Snarky Candiru2

On adjustment and other hypocrisies.

Of course, the most irritating thing about all of this talk about adjustment is that we never see an adult meet his or her child half-way. This, of course, is because doing so seems to be perceived as having been defeated by the children and surrendering the absolute authority over them implicit in being a parent. The most telling example is the total failure of Greg and Connie to adjust to Lawrence's outing himself. They might talk a good game about how accepting and tolerant they are but Greg still treats Lawrence like something that the cat dragged in and Connie is to this day bitching about never being a grandmother; if that's tolerance and acceptance, I'm Voldemort. I mean, these are people who can't even adjust to April telling them that yes, she WILL be down for dinner as soon as she straightens up her homework without shrieking about being disrespected and threatening her with physical force so we have to deal with the fact that the parents are a bunch of worthless hypocrites.

The problem, of course, is that when the children call their parents out on never being the least bit willing to do anything like that, we get grumbling, wailing about wild animals and buffoonish yelping about princesses owing to the whole 'never admitting they're wrong' thing that they do.
Snarky Candiru2

On step-families in the Foobisphere.

Having reminded myself that Lynn hasn't any use for joint custody, it seems appropriate to remind you that she also doesn't really have much use for blended families either. The difference is, of course, who's to blame for the chaos and acrimony that's the inevitable result of not blindly conforming to the norm. When divorce happens, the vector of discord is, of course, the cheating cheater who cheats. In the case of blended families, it's the spoiled children who don't want lonely women who want to learn to trust and love and so on and so forth who are to blame for all the unhappiness. The first instance of this sort of crap is when we have Lawrence being depicted as being a spoiled little princeling because he doesn't want to admit that what's best for the adults around him is what's best for him. Next, we have to contend with the fact that Molly and Gayle are depicted not as kids who are having their lives turned upside down arbitrarily so their douche father can step on a relationship that scares his dumb ass but as wild animals that hate Connie and want to ruin her because she's a target of convenience. Again, the presumption is that children don't actually feel anything but simply want to bust asses out of hatred. Finally, we have to deal with the fact that the Weird Frenchy Girl doesn't realize that Lizardbreath's best interests are her own best interests and wants to make her unhappy because children are evil.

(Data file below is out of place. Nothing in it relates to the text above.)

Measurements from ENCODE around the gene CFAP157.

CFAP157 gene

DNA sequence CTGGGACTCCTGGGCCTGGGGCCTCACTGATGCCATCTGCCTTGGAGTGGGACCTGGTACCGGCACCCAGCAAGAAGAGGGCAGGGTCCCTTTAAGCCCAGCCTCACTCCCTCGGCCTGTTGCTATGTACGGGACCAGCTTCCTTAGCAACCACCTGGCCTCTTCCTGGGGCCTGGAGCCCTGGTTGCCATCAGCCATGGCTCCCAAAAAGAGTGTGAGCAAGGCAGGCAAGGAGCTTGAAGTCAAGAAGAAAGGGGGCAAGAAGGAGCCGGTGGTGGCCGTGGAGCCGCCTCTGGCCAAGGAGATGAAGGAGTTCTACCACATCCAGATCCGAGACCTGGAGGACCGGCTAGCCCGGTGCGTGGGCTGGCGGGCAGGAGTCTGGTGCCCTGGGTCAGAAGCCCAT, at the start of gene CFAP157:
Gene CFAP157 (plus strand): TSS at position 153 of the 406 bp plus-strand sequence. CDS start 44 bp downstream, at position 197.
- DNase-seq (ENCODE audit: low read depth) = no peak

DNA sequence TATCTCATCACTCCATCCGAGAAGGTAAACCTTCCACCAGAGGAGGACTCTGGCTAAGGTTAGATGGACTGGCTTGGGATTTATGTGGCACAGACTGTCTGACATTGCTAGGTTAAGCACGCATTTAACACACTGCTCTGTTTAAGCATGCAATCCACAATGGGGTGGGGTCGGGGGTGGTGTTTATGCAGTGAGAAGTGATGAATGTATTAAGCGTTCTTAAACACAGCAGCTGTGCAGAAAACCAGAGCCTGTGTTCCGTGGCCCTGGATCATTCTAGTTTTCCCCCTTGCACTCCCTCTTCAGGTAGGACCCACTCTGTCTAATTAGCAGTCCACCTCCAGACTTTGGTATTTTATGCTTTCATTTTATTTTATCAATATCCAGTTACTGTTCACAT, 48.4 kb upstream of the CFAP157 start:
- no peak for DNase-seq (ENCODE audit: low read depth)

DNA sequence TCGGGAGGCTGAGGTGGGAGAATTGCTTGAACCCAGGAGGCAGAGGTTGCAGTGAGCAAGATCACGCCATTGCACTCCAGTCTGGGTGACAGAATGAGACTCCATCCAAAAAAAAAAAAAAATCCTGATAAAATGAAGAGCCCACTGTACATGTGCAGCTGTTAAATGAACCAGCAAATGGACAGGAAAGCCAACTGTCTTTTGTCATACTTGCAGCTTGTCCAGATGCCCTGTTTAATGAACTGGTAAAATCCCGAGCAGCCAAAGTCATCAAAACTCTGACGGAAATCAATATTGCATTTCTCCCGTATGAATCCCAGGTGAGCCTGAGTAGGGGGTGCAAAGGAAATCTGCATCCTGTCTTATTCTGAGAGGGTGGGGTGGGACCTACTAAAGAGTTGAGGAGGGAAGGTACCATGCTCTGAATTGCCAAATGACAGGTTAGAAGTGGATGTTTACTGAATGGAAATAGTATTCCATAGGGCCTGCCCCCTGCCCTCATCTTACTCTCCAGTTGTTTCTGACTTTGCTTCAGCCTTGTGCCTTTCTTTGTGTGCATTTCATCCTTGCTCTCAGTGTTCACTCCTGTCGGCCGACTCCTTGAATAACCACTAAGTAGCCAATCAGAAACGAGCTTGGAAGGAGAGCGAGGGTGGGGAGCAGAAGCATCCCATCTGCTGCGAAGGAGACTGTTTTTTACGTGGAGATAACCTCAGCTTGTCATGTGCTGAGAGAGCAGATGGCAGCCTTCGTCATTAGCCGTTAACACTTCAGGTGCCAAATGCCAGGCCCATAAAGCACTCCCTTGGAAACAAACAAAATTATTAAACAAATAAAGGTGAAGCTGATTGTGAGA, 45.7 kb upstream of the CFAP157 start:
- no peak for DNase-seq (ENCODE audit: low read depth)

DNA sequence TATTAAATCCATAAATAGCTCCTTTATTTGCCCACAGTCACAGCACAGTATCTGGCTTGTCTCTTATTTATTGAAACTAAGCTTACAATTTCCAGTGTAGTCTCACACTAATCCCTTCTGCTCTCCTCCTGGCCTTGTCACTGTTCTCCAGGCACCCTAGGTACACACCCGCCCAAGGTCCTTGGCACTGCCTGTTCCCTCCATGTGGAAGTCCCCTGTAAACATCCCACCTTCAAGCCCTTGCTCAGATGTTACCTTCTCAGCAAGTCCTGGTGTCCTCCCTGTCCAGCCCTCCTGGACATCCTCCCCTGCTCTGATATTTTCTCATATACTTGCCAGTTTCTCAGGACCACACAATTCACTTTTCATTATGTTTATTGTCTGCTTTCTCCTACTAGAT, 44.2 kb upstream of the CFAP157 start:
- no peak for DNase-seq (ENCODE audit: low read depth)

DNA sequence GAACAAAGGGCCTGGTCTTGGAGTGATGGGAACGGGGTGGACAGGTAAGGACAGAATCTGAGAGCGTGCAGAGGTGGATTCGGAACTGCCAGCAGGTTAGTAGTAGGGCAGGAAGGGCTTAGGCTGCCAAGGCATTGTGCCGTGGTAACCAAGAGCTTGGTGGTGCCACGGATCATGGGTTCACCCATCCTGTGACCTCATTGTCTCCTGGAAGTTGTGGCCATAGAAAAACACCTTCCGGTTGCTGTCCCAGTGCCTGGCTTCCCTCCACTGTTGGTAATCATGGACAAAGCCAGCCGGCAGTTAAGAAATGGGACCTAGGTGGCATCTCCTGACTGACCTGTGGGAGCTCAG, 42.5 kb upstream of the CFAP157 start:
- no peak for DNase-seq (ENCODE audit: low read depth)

In all three cases, we have the commonality of self-serving parents who seem to believe that taking the feelings of children into account is a form of surrender to said kids. Well, that and self-serving adults who won't believe that what happens to children matters worth a damn. Thinking along those lines might make them look like bad, selfish people and is thus as likely to happen as Liz realizing that she might actually look like a threat to a marriage.